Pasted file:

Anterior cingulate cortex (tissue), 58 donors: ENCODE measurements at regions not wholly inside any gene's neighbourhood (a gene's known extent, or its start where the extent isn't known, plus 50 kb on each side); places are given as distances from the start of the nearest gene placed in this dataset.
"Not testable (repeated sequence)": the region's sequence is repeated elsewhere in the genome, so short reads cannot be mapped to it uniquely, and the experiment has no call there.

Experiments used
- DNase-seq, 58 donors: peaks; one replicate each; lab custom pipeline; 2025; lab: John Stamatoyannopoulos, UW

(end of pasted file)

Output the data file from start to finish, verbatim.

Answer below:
Anterior cingulate cortex (tissue), 58 donors: ENCODE measurements at regions not wholly inside any gene's neighbourhood (a gene's known extent, or its start where the extent isn't known, plus 50 kb on each side); places are given as distances from the start of the nearest gene placed in this dataset.
"Not testable (repeated sequence)": the region's sequence is repeated elsewhere in the genome, so short reads cannot be mapped to it uniquely, and the experiment has no call there.

Experiments used
- DNase-seq, 58 donors: peaks; one replicate each; lab custom pipeline; 2025; lab: John Stamatoyannopoulos, UW